ECOWAS Court Finds Nigeria Guilty Of Rights Abuse At Lekki Tollgate

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The Nigerian government abused the rights of #EndSARS protesters at the Lekki tollgate in October 2020, the Economic Community of West African States (ECOWAS) Community Court of Justice has ruled.

In a landmark verdict delivered on Wednesday, the court flayed the government’s particularly “disproportionate use of force” in response to the #EndSARS protest at the tollgate in Lagos on October 20, 2020.

The court also found that live rounds were shot into the crowd of unarmed protesters.

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It mandated the Nigerian government to pay a total of N10 million in compensation to each victim named in the suit.

Brought before the ECOWAS Court by a coalition of human rights activists and organisations, the case alleged severe violations of fundamental human rights by Nigerian security forces.

Amnesty International also submitted an Amicus Brief, which was declared admissible by the court. After thoroughly examining evidence and testimonies, the court concluded that the Nigerian government’s actions breached several international human rights standards, including Articles 1, 5, 6, 9, 10, and 11 of the African Charter on Human and Peoples’ Rights.

Among many other key findings, the court found credible evidence of disproportionate use of force and violations of the right to liberty and security, assembly, free speech, and dignity. It stated that the use of force was not necessary and contravened the Respondent State’s obligations under the African Charter.

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The court also agreed that the applicants had suffered torture at the hands of the Nigerian government. It said that the situation at the Lekki tollgate, where live rounds were shot into the crowd of unarmed protesters, created a situation of fear, and the Nigerian government did not present evidence refuting those allegations.

The court further held that the government failed to allow and afford the applicants their rights to freedom of expression, assembly, and association, therefore violating the applicants’ rights under Articles 9, 10 and 11 of the African Charter.

The government’s actions were deemed inconsistent with Nigeria’s obligations under the ECOWAS Revised Treaty and the African Charter on Human and Peoples’ Rights.

The court held that the quasi-mechanism set up by the government to investigate the allegations of abuse at the Lekki toll gate lacked independence and was questionable.

It therefore ordered the Federal Government of Nigeria to pay N10 million each in compensation to the applicants.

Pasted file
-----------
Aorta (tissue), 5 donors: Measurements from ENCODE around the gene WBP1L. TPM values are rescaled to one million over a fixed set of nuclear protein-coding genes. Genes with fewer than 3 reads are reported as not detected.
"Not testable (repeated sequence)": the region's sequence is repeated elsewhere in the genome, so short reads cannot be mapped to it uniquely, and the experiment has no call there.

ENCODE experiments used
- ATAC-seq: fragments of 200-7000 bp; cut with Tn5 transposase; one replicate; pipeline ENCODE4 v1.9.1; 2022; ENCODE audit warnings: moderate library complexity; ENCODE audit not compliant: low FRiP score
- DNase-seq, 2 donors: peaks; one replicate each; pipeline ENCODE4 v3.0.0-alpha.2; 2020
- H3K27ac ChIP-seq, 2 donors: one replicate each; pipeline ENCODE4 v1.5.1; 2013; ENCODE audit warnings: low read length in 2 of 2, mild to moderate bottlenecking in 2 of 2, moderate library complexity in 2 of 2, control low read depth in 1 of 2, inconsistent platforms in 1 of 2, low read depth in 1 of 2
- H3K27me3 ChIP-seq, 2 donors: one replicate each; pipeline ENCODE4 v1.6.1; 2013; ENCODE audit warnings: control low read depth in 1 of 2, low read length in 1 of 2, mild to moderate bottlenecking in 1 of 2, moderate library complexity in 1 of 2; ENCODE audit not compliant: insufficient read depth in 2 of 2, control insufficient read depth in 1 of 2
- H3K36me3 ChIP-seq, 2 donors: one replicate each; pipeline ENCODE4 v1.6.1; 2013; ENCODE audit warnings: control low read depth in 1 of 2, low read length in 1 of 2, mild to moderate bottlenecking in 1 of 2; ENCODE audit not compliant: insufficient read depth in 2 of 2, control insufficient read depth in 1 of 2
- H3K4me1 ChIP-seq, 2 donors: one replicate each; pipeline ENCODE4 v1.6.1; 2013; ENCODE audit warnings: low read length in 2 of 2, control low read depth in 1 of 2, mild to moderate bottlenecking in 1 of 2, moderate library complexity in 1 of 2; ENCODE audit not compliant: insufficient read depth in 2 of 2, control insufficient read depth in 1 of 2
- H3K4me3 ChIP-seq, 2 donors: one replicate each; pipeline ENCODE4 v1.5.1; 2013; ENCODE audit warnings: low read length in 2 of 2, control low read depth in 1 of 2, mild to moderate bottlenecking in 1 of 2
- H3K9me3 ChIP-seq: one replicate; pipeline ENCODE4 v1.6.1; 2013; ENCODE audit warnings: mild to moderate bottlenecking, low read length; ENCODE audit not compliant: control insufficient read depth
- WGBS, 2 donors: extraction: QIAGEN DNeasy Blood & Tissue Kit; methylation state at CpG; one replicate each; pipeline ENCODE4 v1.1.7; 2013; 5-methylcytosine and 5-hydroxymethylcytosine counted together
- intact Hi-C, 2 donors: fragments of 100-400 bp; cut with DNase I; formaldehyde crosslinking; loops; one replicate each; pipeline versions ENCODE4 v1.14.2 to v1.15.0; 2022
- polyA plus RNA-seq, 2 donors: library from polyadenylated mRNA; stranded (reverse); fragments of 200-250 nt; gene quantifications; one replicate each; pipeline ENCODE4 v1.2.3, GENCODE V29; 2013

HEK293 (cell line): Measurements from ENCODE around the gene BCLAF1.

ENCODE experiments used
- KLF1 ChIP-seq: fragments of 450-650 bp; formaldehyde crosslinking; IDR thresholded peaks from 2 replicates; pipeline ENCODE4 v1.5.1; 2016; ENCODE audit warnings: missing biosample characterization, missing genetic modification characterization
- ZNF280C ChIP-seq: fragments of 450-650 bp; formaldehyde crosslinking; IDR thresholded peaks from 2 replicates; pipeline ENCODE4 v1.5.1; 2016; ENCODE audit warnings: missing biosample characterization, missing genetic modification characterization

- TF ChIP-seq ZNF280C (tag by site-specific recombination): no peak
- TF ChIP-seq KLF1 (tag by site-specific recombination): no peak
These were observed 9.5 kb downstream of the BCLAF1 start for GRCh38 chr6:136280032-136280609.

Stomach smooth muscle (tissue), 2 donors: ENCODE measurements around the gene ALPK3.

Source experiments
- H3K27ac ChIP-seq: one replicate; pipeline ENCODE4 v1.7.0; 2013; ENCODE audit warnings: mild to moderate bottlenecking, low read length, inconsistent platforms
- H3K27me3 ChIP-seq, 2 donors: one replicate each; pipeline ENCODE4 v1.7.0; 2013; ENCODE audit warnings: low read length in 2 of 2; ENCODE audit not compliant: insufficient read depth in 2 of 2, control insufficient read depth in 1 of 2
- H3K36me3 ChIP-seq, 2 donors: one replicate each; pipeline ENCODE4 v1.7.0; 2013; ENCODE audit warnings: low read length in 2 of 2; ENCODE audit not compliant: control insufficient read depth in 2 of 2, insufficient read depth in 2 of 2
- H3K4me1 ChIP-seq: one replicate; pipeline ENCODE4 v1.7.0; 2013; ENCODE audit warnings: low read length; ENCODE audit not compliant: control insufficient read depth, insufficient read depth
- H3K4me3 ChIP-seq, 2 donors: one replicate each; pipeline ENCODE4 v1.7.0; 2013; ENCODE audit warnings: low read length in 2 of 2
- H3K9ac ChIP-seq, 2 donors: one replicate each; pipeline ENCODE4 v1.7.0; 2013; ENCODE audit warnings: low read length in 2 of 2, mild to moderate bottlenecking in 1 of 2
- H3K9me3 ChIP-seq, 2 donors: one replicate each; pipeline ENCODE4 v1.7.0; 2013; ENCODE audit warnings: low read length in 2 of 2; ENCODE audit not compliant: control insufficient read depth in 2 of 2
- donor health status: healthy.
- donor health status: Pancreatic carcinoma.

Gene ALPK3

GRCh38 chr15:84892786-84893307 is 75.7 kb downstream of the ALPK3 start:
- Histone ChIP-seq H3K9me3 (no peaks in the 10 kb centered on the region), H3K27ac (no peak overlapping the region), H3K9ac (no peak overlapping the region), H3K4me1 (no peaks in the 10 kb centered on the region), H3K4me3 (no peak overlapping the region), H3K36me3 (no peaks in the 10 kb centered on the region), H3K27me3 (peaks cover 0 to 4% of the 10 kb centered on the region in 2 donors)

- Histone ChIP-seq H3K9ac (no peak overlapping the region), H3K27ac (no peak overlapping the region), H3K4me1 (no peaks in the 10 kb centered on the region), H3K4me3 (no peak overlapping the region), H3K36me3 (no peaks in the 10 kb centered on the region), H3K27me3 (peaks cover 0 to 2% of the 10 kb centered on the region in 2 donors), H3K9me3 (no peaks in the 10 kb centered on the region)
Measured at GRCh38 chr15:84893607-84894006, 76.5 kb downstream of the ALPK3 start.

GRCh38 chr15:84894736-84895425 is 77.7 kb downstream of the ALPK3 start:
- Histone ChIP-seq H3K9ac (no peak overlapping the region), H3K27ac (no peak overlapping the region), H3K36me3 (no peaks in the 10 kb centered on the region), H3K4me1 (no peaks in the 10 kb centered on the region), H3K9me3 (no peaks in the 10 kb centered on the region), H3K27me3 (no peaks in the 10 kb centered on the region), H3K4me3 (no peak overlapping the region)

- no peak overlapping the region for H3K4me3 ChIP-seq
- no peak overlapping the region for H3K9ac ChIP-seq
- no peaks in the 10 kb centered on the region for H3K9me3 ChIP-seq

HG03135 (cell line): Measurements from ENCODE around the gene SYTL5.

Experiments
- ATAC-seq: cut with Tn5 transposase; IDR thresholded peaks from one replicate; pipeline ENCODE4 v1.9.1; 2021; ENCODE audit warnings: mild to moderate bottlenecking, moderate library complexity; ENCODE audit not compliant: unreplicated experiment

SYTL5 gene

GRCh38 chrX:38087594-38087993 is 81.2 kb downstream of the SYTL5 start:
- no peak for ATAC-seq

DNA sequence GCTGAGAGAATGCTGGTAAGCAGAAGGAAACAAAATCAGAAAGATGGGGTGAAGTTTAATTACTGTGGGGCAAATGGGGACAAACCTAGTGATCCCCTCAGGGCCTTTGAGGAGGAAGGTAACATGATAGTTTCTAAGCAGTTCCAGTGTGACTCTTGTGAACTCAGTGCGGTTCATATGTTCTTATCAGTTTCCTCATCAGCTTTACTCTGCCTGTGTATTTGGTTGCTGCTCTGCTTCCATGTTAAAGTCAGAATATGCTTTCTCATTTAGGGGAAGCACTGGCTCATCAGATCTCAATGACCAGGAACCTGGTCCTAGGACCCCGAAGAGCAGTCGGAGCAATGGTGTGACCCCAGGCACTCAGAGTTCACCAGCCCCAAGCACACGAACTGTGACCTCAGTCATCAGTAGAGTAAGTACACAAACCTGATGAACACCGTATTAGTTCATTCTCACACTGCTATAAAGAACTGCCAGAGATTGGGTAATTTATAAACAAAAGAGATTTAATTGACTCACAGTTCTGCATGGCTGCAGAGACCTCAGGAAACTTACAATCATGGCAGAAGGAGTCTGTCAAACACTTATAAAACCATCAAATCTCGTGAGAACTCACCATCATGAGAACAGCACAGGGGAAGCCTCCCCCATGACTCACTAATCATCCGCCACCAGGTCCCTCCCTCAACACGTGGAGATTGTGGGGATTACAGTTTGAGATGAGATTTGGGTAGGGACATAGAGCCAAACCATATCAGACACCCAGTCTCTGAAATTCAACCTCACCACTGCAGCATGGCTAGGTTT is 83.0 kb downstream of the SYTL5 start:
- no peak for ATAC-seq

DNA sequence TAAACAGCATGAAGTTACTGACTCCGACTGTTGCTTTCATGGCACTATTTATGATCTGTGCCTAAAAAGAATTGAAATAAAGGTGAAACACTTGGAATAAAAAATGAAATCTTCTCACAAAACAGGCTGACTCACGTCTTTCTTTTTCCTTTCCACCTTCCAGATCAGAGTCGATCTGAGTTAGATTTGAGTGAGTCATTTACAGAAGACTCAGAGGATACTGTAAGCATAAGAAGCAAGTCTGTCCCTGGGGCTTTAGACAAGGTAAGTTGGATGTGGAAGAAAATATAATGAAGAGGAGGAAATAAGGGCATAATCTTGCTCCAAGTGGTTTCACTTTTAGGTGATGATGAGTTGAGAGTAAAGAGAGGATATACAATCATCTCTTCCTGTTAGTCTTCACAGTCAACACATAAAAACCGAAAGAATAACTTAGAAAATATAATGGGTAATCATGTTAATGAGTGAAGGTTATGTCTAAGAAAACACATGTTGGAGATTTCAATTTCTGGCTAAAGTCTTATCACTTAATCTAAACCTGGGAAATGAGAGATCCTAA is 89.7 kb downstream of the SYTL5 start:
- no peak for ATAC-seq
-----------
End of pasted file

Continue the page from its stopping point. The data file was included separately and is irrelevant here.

It also mandated the Nigerian government to conduct investigations into the human rights abuses, with a view to implementing the outcomes of said investigations.

The government was also ordered to report to the court in six months with an update on the compensation and progress of the inquiry.

Reacting to the judgment, Bolaji Gabari, lead counsel for the applicants, described the ruling as a significant victory for the #EndSARS movement, an acknowledgement that citizens’ rights were violated and that abuses occurred at Lekki tollgate.

“We urge the Nigerian government to comply fully with the court’s orders and take immediate steps to address the systemic issues identified in the judgment,” Gabari said.

Mojirayo Ogunlana, one of the counsel to the applicants, said recalled that the Nigerian Government failed to show up to put in a defence until 2023, when, in its address, it claimed, amongst others, that the EndSARS peaceful protest was unlawful and perpetuated by hoodlums.

“The landmark ruling by the ECOWAS Court in favour of EndSARS victims is a powerful affirmation of justice and a significant step towards healing and accountability for the Lekki Tollgate tragedy,” added Nelson Olanipekun, Executive Director at Gavel, coordinating organisation for the coalition.

On 20 October 2020, peaceful and unarmed protesters were fired at by Nigerian security agents at the Lekki tollgate, bringing the landmark #ENDSARS protests to a violent end.

The protest had begun organically in Delta State 17 days earlier, expanding to other parts of the country with calls for justice against police brutality in Nigeria.

In December 2021, three victims brought a case before the ECOWAS Court, Obianuju Catherine & 2 Others v. Federal Republic of Nigeria (ECW/CCJ/APP/72/2021), to seek justice for themselves and those impacted by the violations.

 

FJI NG

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